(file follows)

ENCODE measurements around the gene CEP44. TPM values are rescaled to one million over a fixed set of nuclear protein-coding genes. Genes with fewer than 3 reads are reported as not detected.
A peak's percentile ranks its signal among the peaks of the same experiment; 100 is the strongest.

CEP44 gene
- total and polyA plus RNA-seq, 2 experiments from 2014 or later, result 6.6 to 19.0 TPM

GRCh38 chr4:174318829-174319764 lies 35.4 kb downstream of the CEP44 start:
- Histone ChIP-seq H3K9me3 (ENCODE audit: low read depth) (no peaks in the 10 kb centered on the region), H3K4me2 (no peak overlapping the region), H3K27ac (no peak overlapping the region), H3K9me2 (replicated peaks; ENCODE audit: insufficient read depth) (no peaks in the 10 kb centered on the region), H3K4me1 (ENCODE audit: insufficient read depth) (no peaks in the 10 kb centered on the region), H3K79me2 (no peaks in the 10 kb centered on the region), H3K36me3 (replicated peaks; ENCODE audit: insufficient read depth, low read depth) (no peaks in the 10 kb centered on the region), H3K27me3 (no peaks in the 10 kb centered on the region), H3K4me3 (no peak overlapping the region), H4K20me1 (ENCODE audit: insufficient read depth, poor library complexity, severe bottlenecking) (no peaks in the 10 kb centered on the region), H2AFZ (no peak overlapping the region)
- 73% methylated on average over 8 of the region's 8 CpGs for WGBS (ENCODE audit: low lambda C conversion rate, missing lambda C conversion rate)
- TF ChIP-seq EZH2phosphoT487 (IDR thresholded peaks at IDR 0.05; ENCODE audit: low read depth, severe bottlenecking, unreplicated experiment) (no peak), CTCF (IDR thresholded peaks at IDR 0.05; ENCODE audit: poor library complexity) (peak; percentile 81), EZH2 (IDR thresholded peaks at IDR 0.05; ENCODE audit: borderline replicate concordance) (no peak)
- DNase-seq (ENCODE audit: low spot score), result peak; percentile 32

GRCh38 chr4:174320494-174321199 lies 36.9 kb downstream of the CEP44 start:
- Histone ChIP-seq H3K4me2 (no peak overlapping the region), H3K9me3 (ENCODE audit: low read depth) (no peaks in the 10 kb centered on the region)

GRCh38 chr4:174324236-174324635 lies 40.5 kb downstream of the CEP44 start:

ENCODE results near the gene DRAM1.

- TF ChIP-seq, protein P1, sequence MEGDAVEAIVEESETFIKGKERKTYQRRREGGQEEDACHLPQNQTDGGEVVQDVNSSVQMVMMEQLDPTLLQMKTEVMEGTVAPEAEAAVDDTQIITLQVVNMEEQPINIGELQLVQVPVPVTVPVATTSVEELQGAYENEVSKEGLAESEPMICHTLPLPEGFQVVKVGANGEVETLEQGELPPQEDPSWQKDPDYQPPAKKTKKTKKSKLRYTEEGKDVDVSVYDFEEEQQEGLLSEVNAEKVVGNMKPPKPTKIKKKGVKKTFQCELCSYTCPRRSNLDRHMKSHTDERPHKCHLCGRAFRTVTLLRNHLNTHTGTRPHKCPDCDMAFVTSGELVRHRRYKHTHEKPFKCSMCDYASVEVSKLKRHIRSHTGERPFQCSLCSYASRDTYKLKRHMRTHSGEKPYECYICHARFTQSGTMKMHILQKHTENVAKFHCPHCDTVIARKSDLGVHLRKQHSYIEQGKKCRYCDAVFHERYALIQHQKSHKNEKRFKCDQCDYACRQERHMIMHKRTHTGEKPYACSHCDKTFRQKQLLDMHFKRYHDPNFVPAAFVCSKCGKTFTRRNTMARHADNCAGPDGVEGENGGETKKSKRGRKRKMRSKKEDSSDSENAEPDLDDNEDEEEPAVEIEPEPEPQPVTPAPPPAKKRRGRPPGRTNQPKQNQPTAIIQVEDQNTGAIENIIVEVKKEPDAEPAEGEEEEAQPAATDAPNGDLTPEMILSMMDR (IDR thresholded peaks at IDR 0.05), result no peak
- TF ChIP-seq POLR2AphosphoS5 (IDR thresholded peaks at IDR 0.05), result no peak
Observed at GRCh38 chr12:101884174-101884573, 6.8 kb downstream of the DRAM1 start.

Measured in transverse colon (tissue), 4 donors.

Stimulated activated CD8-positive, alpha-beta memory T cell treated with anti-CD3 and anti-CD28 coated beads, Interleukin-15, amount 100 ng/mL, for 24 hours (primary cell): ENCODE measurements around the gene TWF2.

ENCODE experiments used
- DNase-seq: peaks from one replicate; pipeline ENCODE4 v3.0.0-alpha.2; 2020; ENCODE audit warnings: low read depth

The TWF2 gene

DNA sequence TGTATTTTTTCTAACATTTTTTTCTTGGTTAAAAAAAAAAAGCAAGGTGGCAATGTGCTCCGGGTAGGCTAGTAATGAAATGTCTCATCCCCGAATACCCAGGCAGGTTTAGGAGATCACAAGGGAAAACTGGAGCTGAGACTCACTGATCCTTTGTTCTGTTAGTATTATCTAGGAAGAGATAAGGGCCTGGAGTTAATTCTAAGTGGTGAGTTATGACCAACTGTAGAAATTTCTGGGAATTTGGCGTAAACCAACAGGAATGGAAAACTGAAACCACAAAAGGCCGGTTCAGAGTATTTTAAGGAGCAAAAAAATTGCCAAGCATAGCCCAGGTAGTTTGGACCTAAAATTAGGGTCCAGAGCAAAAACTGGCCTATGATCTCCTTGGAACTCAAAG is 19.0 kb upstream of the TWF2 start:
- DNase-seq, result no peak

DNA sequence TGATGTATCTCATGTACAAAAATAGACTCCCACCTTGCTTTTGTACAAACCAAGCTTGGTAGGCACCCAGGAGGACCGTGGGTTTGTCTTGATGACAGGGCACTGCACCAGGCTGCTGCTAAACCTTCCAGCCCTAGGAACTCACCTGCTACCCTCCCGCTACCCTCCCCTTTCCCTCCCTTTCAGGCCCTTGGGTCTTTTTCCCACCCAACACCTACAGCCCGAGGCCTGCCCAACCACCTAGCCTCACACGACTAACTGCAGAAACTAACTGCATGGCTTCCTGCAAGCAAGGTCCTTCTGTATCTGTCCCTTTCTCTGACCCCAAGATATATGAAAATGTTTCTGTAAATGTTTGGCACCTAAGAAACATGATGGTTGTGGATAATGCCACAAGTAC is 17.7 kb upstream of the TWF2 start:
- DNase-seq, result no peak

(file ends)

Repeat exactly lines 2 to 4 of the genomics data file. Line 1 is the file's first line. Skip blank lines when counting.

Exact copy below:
A peak's percentile ranks its signal among the peaks of the same experiment; 100 is the strongest.

CEP44 gene
- total and polyA plus RNA-seq, 2 experiments from 2014 or later, result 6.6 to 19.0 TPM